History and Culture

British Library brings rare original manuscripts to China for the first time

2017-04-20 10:08:00 (Beijing Time)         CGTN


Charlotte Brontë's "fair copy" manuscript of Jane Eyre. (Photo provided by the organizer)

Want to see for yourself how literary classics like Jane Eyre and Romeo and Juliet came into being? If you are in Beijing this April, you will have the chance, as the British Library brings valuable rare original manuscripts to China for first time.

Shakespeare, Dickens, Brontë, Wordsworth, Doyle and more are making the grand voyage from the United Kingdom to the Middle Kingdom for the joint exhibition with the National Library of China celebrating the "Treasures of the British Library."

Each manuscript on display reveals an author who catalyzed their times, shattering the expectations of what one could, or should, do with their prose.

Among the rare treats is the 1598 Quarto edition of Romeo and Juliet, once owned by King George III. It is displayed next to a Ming Dynasty print copy of The Peony Pavilion, by Tang Xianzu, a Chinese playwright considered to be Shakespeare's contemporary.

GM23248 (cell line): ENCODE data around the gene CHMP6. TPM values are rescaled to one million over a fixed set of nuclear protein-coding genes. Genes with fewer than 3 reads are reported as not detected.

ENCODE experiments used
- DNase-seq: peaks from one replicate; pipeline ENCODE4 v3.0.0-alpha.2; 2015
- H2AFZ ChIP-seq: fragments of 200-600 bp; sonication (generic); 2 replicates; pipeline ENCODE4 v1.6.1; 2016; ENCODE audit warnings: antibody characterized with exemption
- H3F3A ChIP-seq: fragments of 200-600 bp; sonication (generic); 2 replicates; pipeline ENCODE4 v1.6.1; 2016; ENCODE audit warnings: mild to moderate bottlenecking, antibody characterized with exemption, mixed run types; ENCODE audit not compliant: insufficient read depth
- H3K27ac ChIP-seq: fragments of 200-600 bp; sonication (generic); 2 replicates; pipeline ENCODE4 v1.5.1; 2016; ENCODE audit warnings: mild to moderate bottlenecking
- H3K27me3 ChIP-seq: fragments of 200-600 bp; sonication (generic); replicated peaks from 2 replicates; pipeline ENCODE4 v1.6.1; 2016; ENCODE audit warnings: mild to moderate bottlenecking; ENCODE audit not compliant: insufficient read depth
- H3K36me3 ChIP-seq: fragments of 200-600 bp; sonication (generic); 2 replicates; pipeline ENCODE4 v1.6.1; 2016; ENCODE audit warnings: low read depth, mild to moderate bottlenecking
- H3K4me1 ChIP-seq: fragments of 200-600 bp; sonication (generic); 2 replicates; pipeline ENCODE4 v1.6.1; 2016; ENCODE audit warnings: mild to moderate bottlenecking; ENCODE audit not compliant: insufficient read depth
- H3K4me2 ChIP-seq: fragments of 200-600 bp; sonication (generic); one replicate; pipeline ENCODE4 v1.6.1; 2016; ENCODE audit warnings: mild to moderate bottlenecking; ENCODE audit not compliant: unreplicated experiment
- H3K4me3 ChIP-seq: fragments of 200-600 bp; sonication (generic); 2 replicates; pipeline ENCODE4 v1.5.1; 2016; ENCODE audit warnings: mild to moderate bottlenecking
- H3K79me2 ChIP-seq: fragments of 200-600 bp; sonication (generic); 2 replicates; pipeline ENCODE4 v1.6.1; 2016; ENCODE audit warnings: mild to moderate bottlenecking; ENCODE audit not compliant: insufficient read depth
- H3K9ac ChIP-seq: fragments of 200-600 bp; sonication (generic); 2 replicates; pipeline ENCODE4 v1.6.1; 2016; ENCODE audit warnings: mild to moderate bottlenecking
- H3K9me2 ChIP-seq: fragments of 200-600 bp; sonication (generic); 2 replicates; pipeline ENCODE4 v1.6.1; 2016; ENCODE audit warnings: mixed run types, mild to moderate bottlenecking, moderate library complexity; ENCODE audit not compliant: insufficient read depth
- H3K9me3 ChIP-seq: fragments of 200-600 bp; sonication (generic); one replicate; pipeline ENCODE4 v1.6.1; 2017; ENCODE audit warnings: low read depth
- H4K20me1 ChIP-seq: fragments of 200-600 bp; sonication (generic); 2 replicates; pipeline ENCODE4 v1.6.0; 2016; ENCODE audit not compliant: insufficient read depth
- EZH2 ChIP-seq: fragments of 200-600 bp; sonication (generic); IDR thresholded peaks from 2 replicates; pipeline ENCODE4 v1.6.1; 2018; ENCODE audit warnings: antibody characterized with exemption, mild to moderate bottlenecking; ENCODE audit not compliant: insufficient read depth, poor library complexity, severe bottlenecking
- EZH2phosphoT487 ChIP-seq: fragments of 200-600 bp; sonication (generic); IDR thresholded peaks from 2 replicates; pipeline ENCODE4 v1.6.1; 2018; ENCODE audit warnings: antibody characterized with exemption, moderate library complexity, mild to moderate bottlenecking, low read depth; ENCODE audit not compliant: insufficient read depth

1598 Quarto edition of Romeo and Juliet /Photo provided by the organizer. (Photo provided by the organizer)

Visitors can also see the manuscripts for novels that were later adapted into popular films or TV productions, such as Doyle's The Adventure of the Missing Three-Quarter from the Sherlock Holmes series, and Ian Fleming's handwritten drafts and typescripts of the James Bond stories.

These displays will allow the Chinese public to engage with Britain's rich literary heritage as never before.

"And there are a couple of little digital tricks as well. My particular favorite in the exhibition is the British Postbox. It's a classical symbol of Britain as much as the writers are. And you can press the postbox and you've got a wheel and you can select one of the authors just by chance. And then you can touch the screen, you can find out more information about the authors. And you can see some of the items up-close on the large screen that allow you to really really dig in deep and dig in close to these objects," Jamie Andrews, head of Culture and Learning of the British Library says.

The exhibition, which runs at the National Library of China from April 21 to June 21, launches a much wider three-year program, also known as "The British Library in China: Connecting through culture and learning". There will be a series of pop-up exhibitions in locations around China, including Wuzhen, Shanghai and Hong Kong, all the way through 2019.